As illustrated in the diagram below, in practice, a science shop at UoR would involve a central person to be based at the university to act as an intermediary between communities and researchers. Community groups (including not-for-profit organisations, social groups, environmentalists, consumers, resident’s associations etc) would approach the science shop with an idea or a request for new research. The science shop would subsequently connect them with academics who had expertise in the proposed research topic. The academics would, in turn, arrange for university students to conduct research in collaboration with or on behalf of the community groups.

At the June workshop, Alice Mauchline from the Participation Lab pitched the idea of a science shop at UoR to members of academic staff, students, community groups, and teaching staff. We then encouraged the group to explore the potential benefits and challenges for both the university and the community. We were supported in our discussions by our mentor, Emma McKenna, from the Science Shop at Queen’s University Belfast. I describe the findings below.

What are the potential benefits for the community?

Before engaging in discussions about the benefits a science shop could have for the community, it was important to define ‘the community’. The researchers in attendance conducted research at a range of geographical levels, from the local to the global. However, it was decided that, as a starting point, the proposed science shop should concentrate on the local-level community.

The potential benefits of a science shop for the local community were aptly demonstrated by an account, provided by representatives from the ‘Whitley Researchers,’ of how linking up with University research had directly benefited their community. Through research in collaboration with UoR, they had successfully lobbied Reading Borough Council to change a bus route, making it easier for people in their community to access Reading town centre.


The case of the Whitley Researchers showed that being able to access and be supported by a researcher committed to participatory research was invaluable to their development and training, and to their success in using research to effect change locally. Several representatives of other community groups also indicated they would benefit from research supported by UoR. For example, a representative from an organisation that helped support refugees in Reading stated they would benefit from research into the experiences of refugees in Reading. Similarly, a women’s support charity indicated that university-supported research could help strengthen their influence on policy.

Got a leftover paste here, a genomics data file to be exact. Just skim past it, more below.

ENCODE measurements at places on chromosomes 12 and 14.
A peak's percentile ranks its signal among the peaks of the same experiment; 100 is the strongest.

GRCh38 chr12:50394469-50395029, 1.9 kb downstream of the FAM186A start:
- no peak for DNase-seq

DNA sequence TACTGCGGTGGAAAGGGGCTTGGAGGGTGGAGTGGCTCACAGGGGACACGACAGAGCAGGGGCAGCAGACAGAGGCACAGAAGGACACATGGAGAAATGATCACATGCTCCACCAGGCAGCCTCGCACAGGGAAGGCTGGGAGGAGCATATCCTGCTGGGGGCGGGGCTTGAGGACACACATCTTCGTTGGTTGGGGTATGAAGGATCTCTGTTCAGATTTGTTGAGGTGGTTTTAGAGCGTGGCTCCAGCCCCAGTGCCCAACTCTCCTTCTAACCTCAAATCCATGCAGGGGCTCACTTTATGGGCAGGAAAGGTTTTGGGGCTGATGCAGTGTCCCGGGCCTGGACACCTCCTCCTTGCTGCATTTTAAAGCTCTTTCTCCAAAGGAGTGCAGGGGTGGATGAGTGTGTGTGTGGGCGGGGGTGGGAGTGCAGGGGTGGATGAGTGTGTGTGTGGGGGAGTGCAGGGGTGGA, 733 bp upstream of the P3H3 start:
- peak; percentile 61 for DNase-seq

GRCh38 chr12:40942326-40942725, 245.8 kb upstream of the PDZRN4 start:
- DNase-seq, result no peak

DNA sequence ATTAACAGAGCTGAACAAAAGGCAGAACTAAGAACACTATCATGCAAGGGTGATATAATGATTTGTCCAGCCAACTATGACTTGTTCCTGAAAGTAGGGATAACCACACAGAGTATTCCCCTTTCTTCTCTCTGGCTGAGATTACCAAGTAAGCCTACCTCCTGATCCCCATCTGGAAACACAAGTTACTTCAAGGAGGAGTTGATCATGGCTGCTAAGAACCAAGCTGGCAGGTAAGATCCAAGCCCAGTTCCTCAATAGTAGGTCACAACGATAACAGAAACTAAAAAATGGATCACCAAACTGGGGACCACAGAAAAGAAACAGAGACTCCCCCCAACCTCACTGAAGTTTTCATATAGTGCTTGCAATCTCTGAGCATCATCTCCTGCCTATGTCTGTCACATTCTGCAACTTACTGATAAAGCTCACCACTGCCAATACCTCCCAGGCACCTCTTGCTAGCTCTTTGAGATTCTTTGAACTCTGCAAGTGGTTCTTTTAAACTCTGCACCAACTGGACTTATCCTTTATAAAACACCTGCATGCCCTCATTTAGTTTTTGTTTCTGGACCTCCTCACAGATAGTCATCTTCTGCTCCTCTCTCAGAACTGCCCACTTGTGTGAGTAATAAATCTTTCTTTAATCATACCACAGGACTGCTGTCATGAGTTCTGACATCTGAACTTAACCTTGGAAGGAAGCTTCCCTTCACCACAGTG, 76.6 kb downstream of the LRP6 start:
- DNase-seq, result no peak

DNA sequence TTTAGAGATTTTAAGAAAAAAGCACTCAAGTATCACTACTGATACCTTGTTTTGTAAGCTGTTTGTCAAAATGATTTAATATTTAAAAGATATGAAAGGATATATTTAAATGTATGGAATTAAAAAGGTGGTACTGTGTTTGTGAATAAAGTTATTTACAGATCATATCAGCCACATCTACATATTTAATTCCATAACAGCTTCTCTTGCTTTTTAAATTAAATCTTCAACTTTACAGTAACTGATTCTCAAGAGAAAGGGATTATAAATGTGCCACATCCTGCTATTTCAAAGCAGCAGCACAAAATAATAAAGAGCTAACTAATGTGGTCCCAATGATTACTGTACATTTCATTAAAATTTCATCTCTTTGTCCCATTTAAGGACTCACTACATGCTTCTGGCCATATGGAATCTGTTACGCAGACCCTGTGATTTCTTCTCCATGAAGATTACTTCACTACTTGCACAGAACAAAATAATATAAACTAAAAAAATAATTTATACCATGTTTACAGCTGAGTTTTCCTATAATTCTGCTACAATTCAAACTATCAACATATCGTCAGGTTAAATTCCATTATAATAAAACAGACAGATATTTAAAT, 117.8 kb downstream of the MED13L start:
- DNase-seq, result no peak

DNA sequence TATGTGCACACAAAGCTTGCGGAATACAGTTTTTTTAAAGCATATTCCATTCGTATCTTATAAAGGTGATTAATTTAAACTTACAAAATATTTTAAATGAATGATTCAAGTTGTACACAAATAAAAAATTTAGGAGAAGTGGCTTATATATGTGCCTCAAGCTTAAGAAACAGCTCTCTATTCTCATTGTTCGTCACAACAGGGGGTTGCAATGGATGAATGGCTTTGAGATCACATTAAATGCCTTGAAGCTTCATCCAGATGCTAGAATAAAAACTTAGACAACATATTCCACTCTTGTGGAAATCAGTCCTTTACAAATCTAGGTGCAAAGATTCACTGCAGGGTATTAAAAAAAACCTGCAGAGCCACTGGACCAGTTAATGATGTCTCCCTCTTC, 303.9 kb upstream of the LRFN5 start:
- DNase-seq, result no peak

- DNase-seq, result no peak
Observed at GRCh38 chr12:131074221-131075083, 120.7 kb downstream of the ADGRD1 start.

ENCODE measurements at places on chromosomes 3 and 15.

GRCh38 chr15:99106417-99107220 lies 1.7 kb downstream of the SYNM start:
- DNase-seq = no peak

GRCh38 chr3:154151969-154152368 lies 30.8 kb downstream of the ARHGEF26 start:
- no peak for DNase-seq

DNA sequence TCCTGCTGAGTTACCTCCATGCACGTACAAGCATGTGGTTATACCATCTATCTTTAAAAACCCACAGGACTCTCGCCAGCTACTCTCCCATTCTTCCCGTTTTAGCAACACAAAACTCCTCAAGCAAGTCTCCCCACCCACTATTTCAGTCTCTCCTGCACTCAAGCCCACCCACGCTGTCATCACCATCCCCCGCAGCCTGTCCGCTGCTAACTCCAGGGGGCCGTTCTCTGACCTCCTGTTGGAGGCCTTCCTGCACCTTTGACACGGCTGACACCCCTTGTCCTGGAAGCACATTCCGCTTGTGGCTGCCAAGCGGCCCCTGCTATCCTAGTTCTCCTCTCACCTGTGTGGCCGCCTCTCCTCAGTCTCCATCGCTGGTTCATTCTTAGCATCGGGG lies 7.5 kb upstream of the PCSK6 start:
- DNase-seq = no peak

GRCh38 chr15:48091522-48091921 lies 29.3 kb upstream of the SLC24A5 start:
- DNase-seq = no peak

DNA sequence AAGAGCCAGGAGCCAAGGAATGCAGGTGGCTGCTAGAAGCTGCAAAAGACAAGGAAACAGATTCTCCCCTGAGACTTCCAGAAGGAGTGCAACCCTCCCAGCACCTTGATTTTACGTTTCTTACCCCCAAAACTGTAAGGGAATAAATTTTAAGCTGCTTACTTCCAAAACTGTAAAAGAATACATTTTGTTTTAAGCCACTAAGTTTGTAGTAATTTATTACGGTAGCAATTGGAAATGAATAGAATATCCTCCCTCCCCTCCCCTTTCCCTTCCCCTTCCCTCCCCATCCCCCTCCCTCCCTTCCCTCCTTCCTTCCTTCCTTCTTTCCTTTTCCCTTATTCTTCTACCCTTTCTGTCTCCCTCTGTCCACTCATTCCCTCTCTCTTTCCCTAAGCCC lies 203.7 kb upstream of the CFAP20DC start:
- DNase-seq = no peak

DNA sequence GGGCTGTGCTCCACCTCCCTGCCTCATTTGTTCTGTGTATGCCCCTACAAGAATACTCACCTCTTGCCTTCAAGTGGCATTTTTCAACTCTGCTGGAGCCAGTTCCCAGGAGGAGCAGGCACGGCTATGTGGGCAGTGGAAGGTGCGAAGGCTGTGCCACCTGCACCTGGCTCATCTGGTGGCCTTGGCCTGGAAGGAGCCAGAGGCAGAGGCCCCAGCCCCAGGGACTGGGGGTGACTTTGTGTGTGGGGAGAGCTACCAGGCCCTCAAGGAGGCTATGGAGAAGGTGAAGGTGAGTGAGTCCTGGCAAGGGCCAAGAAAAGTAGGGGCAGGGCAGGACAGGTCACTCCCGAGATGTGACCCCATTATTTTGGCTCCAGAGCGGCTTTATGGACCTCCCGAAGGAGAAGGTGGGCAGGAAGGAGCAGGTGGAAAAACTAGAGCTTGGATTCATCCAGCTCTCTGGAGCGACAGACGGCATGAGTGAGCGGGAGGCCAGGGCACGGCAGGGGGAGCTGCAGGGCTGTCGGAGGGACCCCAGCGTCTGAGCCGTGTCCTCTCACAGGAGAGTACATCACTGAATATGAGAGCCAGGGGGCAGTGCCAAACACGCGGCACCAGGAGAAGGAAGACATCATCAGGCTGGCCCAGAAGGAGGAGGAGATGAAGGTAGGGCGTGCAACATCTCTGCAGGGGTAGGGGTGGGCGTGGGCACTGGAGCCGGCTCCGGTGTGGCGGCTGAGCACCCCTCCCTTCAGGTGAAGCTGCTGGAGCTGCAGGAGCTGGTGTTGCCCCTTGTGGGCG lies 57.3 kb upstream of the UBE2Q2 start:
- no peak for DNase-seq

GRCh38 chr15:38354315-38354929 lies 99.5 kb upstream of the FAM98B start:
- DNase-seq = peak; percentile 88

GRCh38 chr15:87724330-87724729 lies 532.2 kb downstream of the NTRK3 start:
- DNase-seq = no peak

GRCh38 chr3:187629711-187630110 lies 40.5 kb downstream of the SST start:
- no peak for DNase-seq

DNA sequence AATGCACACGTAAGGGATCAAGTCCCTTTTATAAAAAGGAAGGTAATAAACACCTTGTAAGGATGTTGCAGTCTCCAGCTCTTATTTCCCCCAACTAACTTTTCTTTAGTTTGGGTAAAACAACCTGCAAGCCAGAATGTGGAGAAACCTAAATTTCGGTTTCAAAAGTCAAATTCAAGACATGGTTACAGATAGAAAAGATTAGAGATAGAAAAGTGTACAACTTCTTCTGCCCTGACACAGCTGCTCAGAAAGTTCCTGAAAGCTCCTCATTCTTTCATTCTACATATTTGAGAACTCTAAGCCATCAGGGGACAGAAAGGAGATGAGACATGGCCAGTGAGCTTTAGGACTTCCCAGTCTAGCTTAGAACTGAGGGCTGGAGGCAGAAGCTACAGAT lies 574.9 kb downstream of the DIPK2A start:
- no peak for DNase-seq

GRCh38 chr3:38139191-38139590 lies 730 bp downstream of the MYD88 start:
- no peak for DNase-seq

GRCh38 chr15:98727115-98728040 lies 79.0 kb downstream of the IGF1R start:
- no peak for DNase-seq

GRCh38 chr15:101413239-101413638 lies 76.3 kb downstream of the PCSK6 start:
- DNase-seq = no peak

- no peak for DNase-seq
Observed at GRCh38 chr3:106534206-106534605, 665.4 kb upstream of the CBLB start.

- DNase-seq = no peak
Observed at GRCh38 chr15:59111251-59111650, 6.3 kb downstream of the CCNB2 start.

It is evident then, that local community groups would benefit from collaborative research. The workshop attendees largely agreed that the existence of an intermediary organisation or individual to coordinate such research would thus be beneficial. Indeed, the Whitley Researchers emphasised it would be useful to have a point of contact at UoR, who would ‘reach out,’ to community groups to help with their research needs. Similarly, representatives of community relations staff and the Student’s Union described how they regularly receive emails from community groups asking for help with research. They emphasised that community groups would find it useful to have a central point of contact who could deal with such enquiries.


What could the benefits be for the University?

In the workshop, we also identified the benefits a science shop could have for the university. We found that the idea would fit well with the UoR’s ‘Vision and Ambition Strategy’ to 2026. As part of this, the university states that it aims to maintain and enhance its role as a ‘leader in research,’ by being: ‘responsive to, stimulated by and informing changes in the world around us.’ The creation of a science shop would help to realise this aim by identifying and acting upon opportunities to respond to and inform the needs of community groups.

We also recognised that a science shop would enhance the role of UoR as a leading Higher Education institution by providing opportunities for students to develop new skills. In the proposed science shop model, research projects would be carried out by UoR students in collaboration with community groups, and supervised by academic staff. The workshop attendees agreed this would create opportunities for academic staff to provide research-based teaching, based on real-world problems; UoR students would therefore benefit from engaging as active participants in the co-production of knowledge with communities. Additionally, they would benefit from the development of important social skills, including communication and social responsibility that would improve their employability. Indeed, one of the students who attended, and had conducted research with a community organisation for her undergraduate dissertation, attested that her experience had helped her develop new social skills. She indicated the research had helped her develop new connections with the community, to become less judgemental of others, and to enhance her ability to build rapport with community members.